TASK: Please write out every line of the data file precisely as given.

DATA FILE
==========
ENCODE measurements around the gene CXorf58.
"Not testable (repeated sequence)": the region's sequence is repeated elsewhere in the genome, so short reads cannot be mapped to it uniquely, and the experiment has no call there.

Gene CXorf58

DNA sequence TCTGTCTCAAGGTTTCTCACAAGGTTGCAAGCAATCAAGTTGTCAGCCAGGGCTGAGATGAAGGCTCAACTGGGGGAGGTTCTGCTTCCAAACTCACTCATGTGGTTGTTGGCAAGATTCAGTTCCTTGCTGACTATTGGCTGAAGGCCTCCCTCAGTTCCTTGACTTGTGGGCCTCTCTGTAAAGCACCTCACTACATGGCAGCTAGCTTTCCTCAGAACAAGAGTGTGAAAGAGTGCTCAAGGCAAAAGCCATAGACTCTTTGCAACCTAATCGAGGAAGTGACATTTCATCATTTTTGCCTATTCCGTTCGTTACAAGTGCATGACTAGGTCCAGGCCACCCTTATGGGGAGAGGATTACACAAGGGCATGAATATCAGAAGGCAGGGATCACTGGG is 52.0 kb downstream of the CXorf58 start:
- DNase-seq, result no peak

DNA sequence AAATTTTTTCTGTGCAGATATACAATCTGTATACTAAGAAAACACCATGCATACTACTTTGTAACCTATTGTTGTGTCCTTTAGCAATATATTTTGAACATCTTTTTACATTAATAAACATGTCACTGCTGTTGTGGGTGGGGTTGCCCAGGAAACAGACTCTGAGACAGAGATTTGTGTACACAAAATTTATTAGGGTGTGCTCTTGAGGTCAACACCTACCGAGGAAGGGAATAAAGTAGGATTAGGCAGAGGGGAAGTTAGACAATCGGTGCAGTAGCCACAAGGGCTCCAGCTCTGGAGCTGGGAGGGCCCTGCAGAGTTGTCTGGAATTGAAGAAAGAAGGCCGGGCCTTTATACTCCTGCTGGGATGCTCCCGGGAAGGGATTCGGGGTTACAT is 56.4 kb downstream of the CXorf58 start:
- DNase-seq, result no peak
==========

ENCODE measurements around the gene CXorf58.
"Not testable (repeated sequence)": the region's sequence is repeated elsewhere in the genome, so short reads cannot be mapped to it uniquely, and the experiment has no call there.

Gene CXorf58

DNA sequence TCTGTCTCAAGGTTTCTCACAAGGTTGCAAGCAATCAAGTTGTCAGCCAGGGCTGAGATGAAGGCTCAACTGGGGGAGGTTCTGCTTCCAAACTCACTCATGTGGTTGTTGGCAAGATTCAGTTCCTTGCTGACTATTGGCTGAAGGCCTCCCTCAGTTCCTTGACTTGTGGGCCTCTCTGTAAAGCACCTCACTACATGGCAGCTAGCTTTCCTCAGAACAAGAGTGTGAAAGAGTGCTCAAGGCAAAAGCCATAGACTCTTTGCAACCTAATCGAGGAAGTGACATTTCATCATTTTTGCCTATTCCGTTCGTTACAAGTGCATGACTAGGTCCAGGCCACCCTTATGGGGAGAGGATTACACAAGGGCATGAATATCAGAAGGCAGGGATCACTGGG is 52.0 kb downstream of the CXorf58 start:
- DNase-seq, result no peak

DNA sequence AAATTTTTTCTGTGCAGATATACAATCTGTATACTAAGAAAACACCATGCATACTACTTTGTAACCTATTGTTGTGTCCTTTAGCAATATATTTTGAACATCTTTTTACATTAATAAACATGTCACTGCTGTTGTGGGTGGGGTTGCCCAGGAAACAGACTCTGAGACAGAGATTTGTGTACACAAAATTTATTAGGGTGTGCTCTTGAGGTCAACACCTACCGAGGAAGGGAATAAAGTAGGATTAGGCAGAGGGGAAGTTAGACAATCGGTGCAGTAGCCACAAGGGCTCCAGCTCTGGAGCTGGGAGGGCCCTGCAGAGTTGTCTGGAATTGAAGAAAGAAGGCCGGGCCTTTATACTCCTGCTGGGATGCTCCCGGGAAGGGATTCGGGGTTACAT is 56.4 kb downstream of the CXorf58 start:
- DNase-seq, result no peak